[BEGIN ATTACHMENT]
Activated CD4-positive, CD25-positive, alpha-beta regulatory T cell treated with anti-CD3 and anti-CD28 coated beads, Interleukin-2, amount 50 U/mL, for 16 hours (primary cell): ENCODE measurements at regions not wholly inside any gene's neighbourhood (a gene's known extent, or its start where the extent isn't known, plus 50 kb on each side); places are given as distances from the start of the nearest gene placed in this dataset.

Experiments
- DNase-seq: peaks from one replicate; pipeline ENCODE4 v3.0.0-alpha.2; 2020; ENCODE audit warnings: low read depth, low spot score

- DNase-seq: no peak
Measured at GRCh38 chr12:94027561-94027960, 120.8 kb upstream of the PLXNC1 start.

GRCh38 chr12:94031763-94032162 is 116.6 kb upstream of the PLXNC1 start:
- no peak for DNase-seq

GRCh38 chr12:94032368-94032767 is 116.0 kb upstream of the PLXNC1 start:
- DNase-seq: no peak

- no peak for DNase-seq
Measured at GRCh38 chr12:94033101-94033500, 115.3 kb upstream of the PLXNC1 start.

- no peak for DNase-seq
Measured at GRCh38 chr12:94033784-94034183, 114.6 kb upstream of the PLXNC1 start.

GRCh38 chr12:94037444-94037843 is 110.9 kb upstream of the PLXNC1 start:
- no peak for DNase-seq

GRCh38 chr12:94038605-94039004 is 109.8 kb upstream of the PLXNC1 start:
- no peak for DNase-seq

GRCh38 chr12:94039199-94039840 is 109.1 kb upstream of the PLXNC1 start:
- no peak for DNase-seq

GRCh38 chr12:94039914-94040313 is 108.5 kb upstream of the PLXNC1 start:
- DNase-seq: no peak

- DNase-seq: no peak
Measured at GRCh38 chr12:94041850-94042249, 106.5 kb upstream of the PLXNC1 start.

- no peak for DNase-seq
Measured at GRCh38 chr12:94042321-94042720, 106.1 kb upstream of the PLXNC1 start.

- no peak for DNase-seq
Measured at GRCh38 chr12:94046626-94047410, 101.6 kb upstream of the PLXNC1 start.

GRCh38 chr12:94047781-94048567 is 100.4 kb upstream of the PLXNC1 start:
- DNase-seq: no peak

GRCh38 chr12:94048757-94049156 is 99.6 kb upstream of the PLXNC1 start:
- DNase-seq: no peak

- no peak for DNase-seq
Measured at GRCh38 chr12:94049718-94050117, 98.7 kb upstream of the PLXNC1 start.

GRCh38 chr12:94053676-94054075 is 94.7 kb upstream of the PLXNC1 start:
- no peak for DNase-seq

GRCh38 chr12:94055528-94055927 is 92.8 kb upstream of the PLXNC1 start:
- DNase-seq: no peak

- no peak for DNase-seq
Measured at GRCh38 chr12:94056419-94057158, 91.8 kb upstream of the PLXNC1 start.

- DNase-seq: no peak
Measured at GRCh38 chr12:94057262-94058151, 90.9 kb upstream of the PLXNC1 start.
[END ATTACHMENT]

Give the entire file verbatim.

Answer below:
Activated CD4-positive, CD25-positive, alpha-beta regulatory T cell treated with anti-CD3 and anti-CD28 coated beads, Interleukin-2, amount 50 U/mL, for 16 hours (primary cell): ENCODE measurements at regions not wholly inside any gene's neighbourhood (a gene's known extent, or its start where the extent isn't known, plus 50 kb on each side); places are given as distances from the start of the nearest gene placed in this dataset.

Experiments
- DNase-seq: peaks from one replicate; pipeline ENCODE4 v3.0.0-alpha.2; 2020; ENCODE audit warnings: low read depth, low spot score

- DNase-seq: no peak
Measured at GRCh38 chr12:94027561-94027960, 120.8 kb upstream of the PLXNC1 start.

GRCh38 chr12:94031763-94032162 is 116.6 kb upstream of the PLXNC1 start:
- no peak for DNase-seq

GRCh38 chr12:94032368-94032767 is 116.0 kb upstream of the PLXNC1 start:
- DNase-seq: no peak

- no peak for DNase-seq
Measured at GRCh38 chr12:94033101-94033500, 115.3 kb upstream of the PLXNC1 start.

- no peak for DNase-seq
Measured at GRCh38 chr12:94033784-94034183, 114.6 kb upstream of the PLXNC1 start.

GRCh38 chr12:94037444-94037843 is 110.9 kb upstream of the PLXNC1 start:
- no peak for DNase-seq

GRCh38 chr12:94038605-94039004 is 109.8 kb upstream of the PLXNC1 start:
- no peak for DNase-seq

GRCh38 chr12:94039199-94039840 is 109.1 kb upstream of the PLXNC1 start:
- no peak for DNase-seq

GRCh38 chr12:94039914-94040313 is 108.5 kb upstream of the PLXNC1 start:
- DNase-seq: no peak

- DNase-seq: no peak
Measured at GRCh38 chr12:94041850-94042249, 106.5 kb upstream of the PLXNC1 start.

- no peak for DNase-seq
Measured at GRCh38 chr12:94042321-94042720, 106.1 kb upstream of the PLXNC1 start.

- no peak for DNase-seq
Measured at GRCh38 chr12:94046626-94047410, 101.6 kb upstream of the PLXNC1 start.

GRCh38 chr12:94047781-94048567 is 100.4 kb upstream of the PLXNC1 start:
- DNase-seq: no peak

GRCh38 chr12:94048757-94049156 is 99.6 kb upstream of the PLXNC1 start:
- DNase-seq: no peak

- no peak for DNase-seq
Measured at GRCh38 chr12:94049718-94050117, 98.7 kb upstream of the PLXNC1 start.

GRCh38 chr12:94053676-94054075 is 94.7 kb upstream of the PLXNC1 start:
- no peak for DNase-seq

GRCh38 chr12:94055528-94055927 is 92.8 kb upstream of the PLXNC1 start:
- DNase-seq: no peak

- no peak for DNase-seq
Measured at GRCh38 chr12:94056419-94057158, 91.8 kb upstream of the PLXNC1 start.

- DNase-seq: no peak
Measured at GRCh38 chr12:94057262-94058151, 90.9 kb upstream of the PLXNC1 start.